Rather than treating each balloon as a unique “fixed effect” and estimating a difficulty specific to it, there may be other types of effects for which it is more effective and certainly more parsimonious to represent the difficulty as a composite, i.e., linear combination of more basic factors like size, distance, drafts. With estimates of the relevant effects in hand, we would have a good sense of the difficulty of any target we might face in the future. This is the idea behind Fischer’s (1973) Linear Logistic Test Model (LLTM), which dominates the Viennese school and has been almost totally absent in Chicago.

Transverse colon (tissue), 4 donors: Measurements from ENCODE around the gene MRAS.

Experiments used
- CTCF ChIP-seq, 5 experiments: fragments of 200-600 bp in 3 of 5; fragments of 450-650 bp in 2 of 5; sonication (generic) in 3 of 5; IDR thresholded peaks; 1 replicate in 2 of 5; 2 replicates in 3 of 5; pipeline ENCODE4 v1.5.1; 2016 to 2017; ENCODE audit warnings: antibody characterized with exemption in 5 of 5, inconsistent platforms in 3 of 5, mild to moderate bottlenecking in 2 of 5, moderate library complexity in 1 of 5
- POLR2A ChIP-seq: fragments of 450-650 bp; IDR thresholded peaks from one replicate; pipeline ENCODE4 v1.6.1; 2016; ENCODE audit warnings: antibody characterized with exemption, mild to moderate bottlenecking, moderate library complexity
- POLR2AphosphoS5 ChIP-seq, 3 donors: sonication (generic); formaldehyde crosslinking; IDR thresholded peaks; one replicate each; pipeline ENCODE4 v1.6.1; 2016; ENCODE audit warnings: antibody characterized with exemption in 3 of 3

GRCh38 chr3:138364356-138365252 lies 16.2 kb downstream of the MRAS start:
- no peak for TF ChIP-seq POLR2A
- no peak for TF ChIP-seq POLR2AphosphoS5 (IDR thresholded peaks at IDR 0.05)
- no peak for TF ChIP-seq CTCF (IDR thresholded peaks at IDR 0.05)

Rasch (1960) started with the Poisson model circa 1950 with his original problem in reading remediation, for seconds needed to read a passage or for errors made in the process. Andrich (1973) used it for errors in written essays. It could also be appropriate for points scored in almost any game. The Poisson can be viewed as a limiting case of the binomial (see Wright, 2003 and Andrich, 1988) where the probability of any particular error becomes small (i.e., bn-di large positively) enough that the di and the probabilities are all essentially equal.
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